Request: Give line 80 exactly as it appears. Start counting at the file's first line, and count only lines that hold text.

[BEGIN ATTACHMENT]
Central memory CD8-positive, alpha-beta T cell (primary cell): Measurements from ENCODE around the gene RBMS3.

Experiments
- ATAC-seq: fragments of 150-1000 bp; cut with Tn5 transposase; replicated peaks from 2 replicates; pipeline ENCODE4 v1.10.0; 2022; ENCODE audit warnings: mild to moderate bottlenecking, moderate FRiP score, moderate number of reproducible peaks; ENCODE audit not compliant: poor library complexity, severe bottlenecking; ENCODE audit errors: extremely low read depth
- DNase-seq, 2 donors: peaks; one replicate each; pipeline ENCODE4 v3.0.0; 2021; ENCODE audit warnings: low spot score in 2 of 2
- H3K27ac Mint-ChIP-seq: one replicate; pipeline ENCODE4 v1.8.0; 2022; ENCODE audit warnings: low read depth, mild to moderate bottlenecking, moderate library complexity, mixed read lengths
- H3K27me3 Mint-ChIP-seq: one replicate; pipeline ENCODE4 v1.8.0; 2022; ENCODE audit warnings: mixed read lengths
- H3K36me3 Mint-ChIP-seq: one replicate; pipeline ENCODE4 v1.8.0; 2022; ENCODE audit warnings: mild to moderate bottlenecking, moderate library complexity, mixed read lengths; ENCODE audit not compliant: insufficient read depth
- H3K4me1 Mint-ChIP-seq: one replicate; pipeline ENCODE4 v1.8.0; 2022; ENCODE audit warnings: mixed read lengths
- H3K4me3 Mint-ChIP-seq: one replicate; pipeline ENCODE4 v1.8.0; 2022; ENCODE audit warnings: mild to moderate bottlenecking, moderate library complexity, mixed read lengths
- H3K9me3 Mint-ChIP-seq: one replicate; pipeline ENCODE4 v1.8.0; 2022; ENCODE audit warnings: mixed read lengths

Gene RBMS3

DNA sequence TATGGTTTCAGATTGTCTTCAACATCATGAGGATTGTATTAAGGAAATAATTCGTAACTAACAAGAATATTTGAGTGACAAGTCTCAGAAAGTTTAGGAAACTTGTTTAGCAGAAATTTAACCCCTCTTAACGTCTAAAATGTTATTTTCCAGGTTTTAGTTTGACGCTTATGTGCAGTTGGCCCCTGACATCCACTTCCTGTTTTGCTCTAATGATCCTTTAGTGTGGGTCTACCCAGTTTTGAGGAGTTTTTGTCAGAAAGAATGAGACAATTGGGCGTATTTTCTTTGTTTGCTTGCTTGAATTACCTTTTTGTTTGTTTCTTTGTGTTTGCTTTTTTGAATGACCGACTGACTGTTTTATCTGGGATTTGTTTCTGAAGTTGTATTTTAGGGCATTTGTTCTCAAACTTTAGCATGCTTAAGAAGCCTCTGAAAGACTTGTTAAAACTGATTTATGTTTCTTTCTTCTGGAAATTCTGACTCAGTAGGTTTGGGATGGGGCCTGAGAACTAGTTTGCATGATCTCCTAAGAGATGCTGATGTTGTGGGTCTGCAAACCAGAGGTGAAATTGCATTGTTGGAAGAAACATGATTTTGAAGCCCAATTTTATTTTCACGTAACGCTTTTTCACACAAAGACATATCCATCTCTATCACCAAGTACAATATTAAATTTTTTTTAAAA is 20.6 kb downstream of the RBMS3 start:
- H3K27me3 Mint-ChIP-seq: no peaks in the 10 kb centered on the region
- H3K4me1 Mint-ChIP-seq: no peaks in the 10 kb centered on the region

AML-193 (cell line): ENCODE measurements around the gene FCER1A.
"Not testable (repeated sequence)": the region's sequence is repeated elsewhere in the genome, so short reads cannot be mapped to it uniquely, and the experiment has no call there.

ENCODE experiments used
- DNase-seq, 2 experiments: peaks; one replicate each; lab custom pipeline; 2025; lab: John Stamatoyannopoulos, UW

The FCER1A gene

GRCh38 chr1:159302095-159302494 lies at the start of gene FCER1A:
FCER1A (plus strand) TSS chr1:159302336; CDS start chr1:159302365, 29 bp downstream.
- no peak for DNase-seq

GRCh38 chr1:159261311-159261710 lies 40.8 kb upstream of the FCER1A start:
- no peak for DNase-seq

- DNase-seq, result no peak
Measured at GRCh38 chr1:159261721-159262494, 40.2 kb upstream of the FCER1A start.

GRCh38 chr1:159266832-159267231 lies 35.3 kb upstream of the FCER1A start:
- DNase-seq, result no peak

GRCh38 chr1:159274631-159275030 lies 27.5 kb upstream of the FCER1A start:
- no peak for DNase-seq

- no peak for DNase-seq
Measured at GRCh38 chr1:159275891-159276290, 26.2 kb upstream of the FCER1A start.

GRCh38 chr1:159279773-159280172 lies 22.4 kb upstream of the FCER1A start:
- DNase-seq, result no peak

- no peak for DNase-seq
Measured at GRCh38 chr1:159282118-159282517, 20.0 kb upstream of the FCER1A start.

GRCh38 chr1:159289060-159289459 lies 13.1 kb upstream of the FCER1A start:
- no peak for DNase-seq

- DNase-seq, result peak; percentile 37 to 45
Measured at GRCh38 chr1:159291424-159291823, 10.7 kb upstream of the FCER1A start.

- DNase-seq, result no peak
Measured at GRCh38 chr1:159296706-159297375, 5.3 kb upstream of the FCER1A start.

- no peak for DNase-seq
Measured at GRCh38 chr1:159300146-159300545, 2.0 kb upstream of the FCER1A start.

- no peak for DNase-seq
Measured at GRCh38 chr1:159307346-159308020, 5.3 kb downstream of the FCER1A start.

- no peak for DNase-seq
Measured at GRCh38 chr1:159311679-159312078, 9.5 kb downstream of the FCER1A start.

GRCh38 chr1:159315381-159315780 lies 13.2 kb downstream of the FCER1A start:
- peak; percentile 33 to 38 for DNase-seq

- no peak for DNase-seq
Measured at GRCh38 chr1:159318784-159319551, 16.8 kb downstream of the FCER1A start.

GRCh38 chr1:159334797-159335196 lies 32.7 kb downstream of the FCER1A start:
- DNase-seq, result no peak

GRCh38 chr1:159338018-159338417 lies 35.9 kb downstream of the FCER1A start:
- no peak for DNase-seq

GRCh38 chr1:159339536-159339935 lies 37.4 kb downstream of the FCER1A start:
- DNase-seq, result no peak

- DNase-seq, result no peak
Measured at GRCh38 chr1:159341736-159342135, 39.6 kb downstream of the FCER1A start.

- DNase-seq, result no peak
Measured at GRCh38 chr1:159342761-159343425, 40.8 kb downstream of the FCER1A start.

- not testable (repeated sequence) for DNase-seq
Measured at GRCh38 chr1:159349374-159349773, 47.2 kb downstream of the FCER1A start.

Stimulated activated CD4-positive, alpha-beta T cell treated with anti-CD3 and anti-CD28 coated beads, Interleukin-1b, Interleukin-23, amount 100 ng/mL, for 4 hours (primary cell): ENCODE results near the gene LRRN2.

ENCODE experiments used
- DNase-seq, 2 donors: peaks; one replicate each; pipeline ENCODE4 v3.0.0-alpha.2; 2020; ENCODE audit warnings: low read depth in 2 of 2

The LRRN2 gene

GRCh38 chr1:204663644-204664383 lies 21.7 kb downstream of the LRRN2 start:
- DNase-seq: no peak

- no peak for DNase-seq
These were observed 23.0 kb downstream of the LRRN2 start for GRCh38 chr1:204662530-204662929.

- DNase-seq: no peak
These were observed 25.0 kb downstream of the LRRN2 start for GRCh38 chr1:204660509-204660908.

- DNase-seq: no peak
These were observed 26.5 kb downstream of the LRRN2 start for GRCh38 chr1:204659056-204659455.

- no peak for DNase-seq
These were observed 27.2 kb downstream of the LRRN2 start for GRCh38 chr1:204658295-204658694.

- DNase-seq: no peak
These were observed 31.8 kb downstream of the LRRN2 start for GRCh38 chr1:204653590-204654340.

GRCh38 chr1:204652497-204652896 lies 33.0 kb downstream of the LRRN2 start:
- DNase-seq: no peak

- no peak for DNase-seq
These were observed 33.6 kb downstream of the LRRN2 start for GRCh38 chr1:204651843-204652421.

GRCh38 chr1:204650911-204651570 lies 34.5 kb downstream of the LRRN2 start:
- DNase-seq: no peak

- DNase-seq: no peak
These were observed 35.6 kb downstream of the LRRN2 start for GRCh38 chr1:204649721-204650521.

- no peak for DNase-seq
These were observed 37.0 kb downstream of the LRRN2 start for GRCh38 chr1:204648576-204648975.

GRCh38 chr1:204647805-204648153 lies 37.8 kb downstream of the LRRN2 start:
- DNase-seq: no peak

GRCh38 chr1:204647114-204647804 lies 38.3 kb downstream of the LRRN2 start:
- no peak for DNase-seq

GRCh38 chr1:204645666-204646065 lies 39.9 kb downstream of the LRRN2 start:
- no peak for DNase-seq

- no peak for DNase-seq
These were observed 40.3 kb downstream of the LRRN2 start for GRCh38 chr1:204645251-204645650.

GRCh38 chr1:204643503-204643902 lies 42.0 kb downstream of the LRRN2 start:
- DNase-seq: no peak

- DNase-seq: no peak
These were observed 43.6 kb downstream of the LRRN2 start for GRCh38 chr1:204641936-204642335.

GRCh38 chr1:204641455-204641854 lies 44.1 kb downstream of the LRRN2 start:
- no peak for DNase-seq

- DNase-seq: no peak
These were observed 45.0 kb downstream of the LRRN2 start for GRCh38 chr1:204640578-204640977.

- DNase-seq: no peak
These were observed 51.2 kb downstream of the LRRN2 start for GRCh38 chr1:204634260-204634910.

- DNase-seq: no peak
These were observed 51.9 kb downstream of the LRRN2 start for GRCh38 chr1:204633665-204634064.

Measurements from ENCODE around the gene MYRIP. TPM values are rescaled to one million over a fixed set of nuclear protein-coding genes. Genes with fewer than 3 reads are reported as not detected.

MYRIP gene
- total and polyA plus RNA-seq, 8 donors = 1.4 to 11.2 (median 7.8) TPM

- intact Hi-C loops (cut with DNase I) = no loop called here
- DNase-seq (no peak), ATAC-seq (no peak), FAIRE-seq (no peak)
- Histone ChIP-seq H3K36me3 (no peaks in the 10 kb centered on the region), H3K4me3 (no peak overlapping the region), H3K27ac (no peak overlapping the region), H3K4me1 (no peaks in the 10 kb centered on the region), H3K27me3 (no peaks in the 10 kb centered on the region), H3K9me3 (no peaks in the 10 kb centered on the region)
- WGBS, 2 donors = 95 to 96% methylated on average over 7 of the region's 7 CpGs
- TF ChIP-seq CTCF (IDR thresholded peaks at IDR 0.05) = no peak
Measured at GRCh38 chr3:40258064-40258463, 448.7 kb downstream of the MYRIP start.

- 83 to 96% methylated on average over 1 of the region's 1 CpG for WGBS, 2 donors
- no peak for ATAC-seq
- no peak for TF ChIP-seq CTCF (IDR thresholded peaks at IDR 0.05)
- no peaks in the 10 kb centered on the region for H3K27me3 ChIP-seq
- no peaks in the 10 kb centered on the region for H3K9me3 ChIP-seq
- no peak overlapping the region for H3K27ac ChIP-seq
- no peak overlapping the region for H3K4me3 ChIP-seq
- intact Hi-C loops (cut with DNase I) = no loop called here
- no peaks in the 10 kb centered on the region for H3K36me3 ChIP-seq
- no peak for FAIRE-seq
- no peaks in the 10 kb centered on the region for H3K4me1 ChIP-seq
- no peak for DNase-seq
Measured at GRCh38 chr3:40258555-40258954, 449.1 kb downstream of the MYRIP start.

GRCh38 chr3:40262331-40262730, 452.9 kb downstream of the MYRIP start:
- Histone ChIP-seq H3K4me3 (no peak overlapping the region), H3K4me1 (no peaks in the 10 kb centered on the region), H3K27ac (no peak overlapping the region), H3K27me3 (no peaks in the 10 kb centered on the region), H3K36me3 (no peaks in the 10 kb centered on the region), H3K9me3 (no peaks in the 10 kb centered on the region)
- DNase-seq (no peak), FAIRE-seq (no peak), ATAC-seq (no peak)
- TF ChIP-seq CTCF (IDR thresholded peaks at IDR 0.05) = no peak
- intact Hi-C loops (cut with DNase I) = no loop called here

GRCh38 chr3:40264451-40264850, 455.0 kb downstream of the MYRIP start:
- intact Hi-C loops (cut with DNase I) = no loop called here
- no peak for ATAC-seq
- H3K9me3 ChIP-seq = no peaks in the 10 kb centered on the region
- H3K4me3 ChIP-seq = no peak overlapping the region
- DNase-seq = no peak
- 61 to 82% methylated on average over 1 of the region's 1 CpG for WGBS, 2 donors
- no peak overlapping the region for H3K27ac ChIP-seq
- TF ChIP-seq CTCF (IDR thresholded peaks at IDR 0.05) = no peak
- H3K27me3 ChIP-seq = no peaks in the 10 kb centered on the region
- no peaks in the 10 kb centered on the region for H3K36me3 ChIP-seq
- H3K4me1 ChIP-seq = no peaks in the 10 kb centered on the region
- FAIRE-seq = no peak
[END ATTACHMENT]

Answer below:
These were observed 31.8 kb downstream of the LRRN2 start for GRCh38 chr1:204653590-204654340.